Below-par growth and a serious governance gap have ensured that on almost all social indicators UP trails and, by the State Government’s admission, matches levels of sub-Saharan Africa. Be it infant mortality, literacy or the sex ratio, UP is far behind others, notes Mayank Mishra…
Life in Uttar Pradesh is short and uncertain. A female expects to live less than 55 and the under-five mortality rate is 141 per 1,000. In these respects, UP resembles sub-Saharan Africa. If a girl is born in Kerala she can expect to live 20 years longer than in UP. The probability she will die before one is over six times as high in UP. This is stated in a Government site profiling UP. The information has not been updated for years as is clear from the headline ‘Uttar Pradesh: Economy in 50 years’.
Life in UP seems uncertain going by the law and order situation. There have been reports of crime against women after the Badaun rape case. Three district Bharatiya Janata Party leaders have been killed and on 15 June, two constables were killed inFirozabad district. Eleven policemen lost their lives in two years and 100 were attacked.
247 incidents of communal violence in 2013 in UP
UP has seen a rise in communal violence. According to reports, the State saw 247 incidents in 2013 and 118 in 2012. Reports suggest a rise in sexual violence and murder in recent years. The police suffers from an acute manpower shortage and politicisation. According to reports, the State has one policeman for 1,234 people, below the national average of one for 733.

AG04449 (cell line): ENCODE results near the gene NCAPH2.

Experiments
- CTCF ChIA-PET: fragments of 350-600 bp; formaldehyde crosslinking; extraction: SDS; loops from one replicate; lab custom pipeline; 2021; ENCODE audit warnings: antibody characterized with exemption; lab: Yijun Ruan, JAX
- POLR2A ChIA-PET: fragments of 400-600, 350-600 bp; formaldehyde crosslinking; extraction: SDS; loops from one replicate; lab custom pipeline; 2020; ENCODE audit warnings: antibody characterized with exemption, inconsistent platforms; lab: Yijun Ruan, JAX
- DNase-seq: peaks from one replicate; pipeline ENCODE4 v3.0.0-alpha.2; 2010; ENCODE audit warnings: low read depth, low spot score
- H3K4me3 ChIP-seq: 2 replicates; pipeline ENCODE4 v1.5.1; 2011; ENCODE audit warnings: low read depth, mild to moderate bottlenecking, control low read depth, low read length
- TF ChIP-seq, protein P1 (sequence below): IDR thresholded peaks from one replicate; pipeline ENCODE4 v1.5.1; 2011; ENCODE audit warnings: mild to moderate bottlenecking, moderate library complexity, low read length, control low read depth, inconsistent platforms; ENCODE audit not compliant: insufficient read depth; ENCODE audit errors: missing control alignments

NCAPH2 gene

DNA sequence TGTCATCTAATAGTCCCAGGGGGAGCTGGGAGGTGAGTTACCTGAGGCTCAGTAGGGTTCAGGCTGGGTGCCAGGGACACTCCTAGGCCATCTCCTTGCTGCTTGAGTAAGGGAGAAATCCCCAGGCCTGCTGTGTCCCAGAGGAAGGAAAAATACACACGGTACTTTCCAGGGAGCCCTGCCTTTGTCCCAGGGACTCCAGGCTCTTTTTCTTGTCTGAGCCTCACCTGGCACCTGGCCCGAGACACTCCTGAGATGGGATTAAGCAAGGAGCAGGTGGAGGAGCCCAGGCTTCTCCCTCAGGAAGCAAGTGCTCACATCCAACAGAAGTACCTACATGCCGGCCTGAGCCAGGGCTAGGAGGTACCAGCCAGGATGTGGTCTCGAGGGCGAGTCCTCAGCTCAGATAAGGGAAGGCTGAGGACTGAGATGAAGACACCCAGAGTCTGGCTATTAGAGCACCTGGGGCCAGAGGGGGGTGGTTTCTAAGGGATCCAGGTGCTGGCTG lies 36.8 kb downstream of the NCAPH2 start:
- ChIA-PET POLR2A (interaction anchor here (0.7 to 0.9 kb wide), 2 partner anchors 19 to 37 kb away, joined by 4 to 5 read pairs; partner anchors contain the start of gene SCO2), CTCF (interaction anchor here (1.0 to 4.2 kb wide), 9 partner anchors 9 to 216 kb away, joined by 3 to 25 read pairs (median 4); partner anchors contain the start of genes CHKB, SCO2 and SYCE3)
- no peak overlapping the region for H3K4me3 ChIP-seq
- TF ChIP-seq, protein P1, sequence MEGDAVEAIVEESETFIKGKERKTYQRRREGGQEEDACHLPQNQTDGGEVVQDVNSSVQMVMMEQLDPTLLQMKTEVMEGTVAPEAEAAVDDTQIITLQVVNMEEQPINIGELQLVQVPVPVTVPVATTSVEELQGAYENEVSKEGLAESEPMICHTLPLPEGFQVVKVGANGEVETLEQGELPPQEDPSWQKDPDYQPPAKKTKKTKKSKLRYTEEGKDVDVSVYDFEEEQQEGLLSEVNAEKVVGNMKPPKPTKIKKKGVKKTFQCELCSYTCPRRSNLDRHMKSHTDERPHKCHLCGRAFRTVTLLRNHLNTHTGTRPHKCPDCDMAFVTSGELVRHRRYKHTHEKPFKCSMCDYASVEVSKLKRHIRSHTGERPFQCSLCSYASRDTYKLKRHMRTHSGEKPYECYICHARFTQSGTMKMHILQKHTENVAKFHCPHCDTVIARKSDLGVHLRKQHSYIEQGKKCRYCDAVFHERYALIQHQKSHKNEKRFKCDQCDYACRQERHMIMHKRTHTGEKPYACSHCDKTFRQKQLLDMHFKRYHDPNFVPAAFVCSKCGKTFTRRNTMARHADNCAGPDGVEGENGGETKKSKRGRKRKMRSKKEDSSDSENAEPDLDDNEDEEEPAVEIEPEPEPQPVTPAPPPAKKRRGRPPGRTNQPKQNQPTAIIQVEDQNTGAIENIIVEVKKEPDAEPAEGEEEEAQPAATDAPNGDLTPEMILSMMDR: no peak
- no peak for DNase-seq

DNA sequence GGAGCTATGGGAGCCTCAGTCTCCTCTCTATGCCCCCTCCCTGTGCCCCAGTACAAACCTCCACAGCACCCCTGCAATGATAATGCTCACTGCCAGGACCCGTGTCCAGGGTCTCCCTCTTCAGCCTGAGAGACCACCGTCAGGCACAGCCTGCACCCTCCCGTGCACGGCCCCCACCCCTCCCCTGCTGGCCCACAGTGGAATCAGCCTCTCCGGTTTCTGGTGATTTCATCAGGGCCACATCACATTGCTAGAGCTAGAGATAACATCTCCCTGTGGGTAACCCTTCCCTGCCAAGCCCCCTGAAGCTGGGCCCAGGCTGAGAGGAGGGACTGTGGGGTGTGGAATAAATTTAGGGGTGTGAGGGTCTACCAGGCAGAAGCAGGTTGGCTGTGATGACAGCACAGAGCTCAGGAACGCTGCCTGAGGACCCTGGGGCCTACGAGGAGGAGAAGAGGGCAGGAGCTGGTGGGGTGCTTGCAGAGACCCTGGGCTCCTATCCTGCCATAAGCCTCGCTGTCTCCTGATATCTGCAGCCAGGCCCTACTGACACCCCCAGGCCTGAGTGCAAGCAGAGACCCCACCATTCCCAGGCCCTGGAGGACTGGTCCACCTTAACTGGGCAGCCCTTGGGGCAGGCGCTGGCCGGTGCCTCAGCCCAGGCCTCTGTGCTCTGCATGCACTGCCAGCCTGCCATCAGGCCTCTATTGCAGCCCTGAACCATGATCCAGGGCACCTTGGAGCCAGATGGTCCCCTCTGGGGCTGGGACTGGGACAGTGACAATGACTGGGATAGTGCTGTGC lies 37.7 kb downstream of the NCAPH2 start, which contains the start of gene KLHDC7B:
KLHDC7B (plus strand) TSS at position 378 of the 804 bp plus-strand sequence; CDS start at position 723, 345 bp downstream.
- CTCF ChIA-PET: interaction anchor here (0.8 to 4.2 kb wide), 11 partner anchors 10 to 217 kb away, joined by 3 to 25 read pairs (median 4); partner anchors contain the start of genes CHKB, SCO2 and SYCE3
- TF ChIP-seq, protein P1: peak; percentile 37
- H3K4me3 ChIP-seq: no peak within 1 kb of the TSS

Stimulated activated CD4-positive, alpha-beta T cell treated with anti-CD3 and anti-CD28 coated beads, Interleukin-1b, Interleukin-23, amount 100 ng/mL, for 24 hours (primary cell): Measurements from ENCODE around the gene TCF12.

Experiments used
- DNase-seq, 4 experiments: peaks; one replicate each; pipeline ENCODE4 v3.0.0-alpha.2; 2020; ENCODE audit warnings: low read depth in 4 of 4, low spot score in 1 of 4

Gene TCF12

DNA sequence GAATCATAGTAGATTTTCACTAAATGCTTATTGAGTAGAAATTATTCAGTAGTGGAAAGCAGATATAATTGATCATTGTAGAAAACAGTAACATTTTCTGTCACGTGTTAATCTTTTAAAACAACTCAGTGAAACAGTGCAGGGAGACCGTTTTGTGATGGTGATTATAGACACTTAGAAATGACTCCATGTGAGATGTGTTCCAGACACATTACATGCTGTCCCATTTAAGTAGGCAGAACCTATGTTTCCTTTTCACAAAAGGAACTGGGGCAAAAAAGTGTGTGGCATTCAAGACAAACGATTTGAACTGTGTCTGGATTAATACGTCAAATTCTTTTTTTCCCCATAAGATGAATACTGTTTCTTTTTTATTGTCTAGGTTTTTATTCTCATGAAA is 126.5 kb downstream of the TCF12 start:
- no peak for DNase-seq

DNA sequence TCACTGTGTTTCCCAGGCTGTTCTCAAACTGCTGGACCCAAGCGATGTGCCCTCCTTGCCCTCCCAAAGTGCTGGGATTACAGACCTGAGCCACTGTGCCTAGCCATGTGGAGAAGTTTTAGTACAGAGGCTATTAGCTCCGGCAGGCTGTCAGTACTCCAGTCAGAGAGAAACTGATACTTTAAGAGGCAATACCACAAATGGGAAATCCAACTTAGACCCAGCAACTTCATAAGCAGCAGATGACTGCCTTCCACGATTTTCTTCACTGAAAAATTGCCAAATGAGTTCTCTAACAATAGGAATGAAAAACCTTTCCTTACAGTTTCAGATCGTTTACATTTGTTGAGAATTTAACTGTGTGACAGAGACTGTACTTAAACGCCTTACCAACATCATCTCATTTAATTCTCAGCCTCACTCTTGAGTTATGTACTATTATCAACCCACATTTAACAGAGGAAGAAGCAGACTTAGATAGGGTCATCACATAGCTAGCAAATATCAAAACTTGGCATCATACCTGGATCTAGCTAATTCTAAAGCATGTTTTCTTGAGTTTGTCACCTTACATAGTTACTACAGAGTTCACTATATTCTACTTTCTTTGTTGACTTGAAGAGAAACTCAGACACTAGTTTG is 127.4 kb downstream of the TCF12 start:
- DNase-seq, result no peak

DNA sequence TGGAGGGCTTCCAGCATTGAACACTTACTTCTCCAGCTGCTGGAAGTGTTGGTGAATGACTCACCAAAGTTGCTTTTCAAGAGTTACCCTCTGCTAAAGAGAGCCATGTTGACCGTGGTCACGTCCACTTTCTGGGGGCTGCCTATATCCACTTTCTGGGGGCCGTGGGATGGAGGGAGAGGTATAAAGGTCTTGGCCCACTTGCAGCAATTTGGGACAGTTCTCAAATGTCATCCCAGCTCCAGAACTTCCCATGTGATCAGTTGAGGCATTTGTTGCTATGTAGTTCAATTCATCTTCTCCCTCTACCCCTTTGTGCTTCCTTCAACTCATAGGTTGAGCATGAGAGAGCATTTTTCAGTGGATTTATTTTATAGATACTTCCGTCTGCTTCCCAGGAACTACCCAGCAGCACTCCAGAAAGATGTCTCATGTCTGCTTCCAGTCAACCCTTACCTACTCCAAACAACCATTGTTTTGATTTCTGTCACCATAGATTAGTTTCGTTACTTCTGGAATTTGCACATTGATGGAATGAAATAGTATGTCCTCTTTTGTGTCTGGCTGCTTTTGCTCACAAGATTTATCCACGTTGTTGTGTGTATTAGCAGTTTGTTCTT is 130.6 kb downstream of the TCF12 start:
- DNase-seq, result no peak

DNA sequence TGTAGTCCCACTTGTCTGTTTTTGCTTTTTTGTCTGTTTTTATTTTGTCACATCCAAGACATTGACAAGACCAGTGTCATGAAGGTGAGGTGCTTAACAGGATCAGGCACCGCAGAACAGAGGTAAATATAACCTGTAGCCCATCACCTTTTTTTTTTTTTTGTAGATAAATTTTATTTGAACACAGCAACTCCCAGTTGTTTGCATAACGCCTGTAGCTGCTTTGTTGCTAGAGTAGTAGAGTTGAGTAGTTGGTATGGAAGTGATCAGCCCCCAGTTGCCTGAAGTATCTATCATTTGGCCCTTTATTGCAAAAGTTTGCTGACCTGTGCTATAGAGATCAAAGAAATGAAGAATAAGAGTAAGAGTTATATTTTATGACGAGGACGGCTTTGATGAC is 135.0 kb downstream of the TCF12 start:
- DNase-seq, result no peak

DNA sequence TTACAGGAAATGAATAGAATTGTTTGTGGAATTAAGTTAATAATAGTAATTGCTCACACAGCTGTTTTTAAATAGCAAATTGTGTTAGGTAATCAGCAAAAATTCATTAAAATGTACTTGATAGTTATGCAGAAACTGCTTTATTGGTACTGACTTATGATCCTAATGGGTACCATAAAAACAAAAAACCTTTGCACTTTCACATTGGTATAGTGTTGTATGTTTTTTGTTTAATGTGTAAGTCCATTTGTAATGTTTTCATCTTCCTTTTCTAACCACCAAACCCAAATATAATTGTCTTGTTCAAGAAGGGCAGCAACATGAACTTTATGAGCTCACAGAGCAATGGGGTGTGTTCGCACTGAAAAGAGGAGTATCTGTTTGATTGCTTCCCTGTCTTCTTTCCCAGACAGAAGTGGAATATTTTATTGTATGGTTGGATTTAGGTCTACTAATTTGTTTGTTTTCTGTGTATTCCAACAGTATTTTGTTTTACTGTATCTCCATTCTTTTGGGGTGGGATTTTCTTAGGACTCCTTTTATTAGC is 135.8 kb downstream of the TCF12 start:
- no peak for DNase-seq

Nearly 60 per cent of the State’s 1,500 police stations are reportedly headed by officers of a particular caste. Sudhir Panwar, professor at Lucknow University, says, “This strikes at the root of discipline in the police force.”
‘Economic reforms didn’t help the small and medium enterprises in UP’
UP’s problems are not restricted to law and order. In nine years, it lagged the national average economic growth for six years and did marginally better in three. The differential in per capita income from the national average is 50 per cent.
Lucknow-based economist Arvind Mohan says, “There is a direct relation between growth in the State and the allocation from central resources. UP accounts for 18 per cent of the country’s population. But its share in the Centre’s resources has ranged between five and seven per cent in eight of first nine Plan periods.”
The per capita central assistance to all states increased by 56 per cent on average between 2009-10 and 2011-12, but the rise was 21.7 per cent for UP. Mohan says the economic reforms launched in 1991 did not help the State. “It is clear the reforms benefited large enterprises. UP has a predominance of small (600,000) and micro (three million) enterprises, which suffered because of the delay in launching rural- and human development-centric reforms.”
Eight per cent of the State’s children die before one
Retarded economic growth is a cause and result of the current power crisis in the State.
On paper, the State has a shortfall of 2,000 megawatts, less than 20 per cent of its demand. But the situation on the ground is alarming. Noida and Ghaziabad, hubs of economic activities, suffer an average 10-12 hours of power cuts daily. Many villages do not get power for six hours a day.
The State’s politicians are yet to realise development can attract voters. Panwar says, “While other States, including neighbouring Bihar, moved on, UP has seen religion- or caste-based politics in two decades. The bureaucracy, too, is divided. Neither politicians nor bureaucrats have been subjected to appraisals. They have instead undergone a loyalty appraisal.” Below-par growth and a serious governance gap have ensured that on almost all social indicators UP trails and, by the State Government’s admission, matches levels of sub-Saharan Africa. Be it infant mortality, literacy or the sex ratio, UP is far behind others. Eight per cent of the State’s children die before one.